God Contracted to a Span: A Wesleyan Advent Hymn

Charles Wesley’s parents had 17 children before he came along. His premature birth was initially considered a still-birth because of his lack of vitality, a lack which continued through weeks of near silence.  There was no real reason for optimism. But, Oh, how he made up for that later in life! He preached twice to…

Compassionate Disfiguration? The Story of 16th C. Executioner Frantz Schmidt.

Frantz Schmidt was, for 45 years, employed by the state to extract confessions and execute criminals–361 of them, to be exact. He tortured, flogged, and disfigured hundreds more, the details of which are chronicled in his private journal with blunt matter-of-fact. Modern published editions of his journal reflect no moral confusion resulting from his numerous…

The English Puritan Thomas Brooks

Yesterday was the 326th anniversary of the death of Thomas Brooks (d. 1680), an non-conformist English clergyman. He preached a series of sermons on Lamentations 3:24 that were eventually compiled and published in 1662 as An Ark for All God’s Noahs in a Gloomy Stormy Day. I discovered this passage while I waited during a…

Good Historians Shoot Raw

So I just realized — the debate in the world of digital photography of raw vs. jpg for file format is the same debate that we have in ecclesiastical history and historical theology. Raw files are not necessarily image files. They are more like data files that contain information not always immediately visible in the…

The Baptist History Rap Redux

Andrew, one of my students in Baptist History and Theology, recorded this take on the Baptist History Rap for extra credit. The original was recorded by Ashley Unzicker who gave permission for me to offer this as extra credit in my classes and now a student has finally taken me up on the offer.

The Reformation and Erasmus’s Greek Testament

I’m not sure how I missed this, but a new exhibit opened at the Dunham Bible Museum at Houston Baptist University back in January, 2016. “Renaissance of the Bible: Erasmus’s Greek text, a foundation for Reformation” commemorates the 500th anniversary of the publication of Erasmus’s Novum Instrumentum, the first publication of the printed Greek New Testament…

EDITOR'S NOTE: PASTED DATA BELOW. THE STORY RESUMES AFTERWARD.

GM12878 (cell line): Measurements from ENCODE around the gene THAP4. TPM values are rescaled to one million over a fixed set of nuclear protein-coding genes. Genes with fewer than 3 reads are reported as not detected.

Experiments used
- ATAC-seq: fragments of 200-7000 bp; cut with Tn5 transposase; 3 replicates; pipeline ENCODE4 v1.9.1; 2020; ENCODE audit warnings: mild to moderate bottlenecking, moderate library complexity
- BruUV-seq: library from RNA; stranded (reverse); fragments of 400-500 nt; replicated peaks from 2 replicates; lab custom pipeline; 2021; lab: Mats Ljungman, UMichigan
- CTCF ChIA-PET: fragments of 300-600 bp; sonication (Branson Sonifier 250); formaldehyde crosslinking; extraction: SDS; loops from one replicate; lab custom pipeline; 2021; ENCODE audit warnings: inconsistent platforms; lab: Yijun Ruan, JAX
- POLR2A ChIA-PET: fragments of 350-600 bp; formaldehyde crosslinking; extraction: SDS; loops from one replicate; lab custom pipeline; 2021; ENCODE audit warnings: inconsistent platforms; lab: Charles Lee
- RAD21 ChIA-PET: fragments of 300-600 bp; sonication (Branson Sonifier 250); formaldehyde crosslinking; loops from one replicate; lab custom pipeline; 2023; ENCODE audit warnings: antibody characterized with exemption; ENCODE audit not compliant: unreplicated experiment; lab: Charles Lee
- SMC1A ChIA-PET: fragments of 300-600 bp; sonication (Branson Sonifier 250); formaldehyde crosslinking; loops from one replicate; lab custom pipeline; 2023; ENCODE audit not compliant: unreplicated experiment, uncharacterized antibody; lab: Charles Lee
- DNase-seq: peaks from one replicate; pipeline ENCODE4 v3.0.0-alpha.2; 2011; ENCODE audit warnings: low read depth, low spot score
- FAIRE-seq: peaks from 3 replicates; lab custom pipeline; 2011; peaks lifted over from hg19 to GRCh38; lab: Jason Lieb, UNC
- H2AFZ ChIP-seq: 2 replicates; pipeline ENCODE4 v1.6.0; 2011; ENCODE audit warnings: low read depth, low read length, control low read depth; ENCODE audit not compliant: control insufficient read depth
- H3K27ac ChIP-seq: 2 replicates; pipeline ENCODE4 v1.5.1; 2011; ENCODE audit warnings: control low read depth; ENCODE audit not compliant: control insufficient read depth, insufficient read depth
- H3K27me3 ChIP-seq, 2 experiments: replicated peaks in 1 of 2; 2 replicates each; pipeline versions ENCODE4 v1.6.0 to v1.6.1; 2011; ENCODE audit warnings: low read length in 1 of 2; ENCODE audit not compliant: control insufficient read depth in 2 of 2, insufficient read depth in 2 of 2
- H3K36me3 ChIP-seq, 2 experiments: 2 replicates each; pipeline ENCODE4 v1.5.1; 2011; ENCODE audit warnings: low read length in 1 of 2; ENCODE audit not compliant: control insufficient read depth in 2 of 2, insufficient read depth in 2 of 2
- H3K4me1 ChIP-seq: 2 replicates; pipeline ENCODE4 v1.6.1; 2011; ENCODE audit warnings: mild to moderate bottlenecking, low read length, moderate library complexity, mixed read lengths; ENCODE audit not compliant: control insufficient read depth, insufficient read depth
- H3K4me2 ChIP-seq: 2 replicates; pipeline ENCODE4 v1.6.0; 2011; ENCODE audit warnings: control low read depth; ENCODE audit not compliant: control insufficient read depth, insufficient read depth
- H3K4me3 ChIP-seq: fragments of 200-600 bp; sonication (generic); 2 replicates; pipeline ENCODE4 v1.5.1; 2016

UNESCO and Luther’s 95 Theses

Though I am planning a return trip to Wittenberg, Germany, next year to attend and hopefully present a paper at the 2017 Research Consortium of the Refo500 conference on the 500th anniversary of Martin Luther and his 95 theses, tomorrow, March 17, would be an historic day to visit as well. 14 early writings of the…

Cotton Mather: The First American Evangelical

The first American evangelical: A short life of Cotton Mather Rick Kennedy; William B. Eerdmans 2015 WorldCat•LibraryThing•Google Books•BookFinder  New to the OBU Library comes this title from Eerdmans on the American Puritan pastor and scholar, Cotton Mather, from the North End of Boston in late 17th Century.  Contents: The last decades of Puritan Boston, 1663-1674…

Now, Where Was I?

A great deal has transpired since this site was last active almost four years ago.  When we last left our heroes (Rocky and Bullwinkle reference, anyone?), I was on the library staff at the James P. Boyce Centennial Library of Southern Seminary in Louisville, KY.  The summer of 2012 brought me to a new chapter…

Books and Reading in the Reformation Period

I am attempting to compile a bibliography of materials on the role of books and reading in the Reformation period. Rather than provide such a cumbersome list here on the blog, I have decided to play with WorldCat’s lists feature because of its simple “Citations” view for easy import into Zotero. Any you with a…

La Réforme, Pierre Viret, and Southern Seminary

For those of you who might be interested, I am speaking at an upcoming mini-conference being held at Southern Seminary, November 2, 2011. I will be speaking on Pierre Viret from a much-expanded form of a paper I delivered at the Refo500 Research Consortium (RefoRC) in Zürich last June, and will be drawing connections between…

Non est mortale quod opto.

Perhaps it’s the historian in me, but I love marginalia — when it is done well, at least.  I recently found this phrase written on the title page of a 1573 English copy of Pierre Viret’s Christian Instruction. As it turns out, “non est mortale quod opto,” which according to my very weak Latin skills…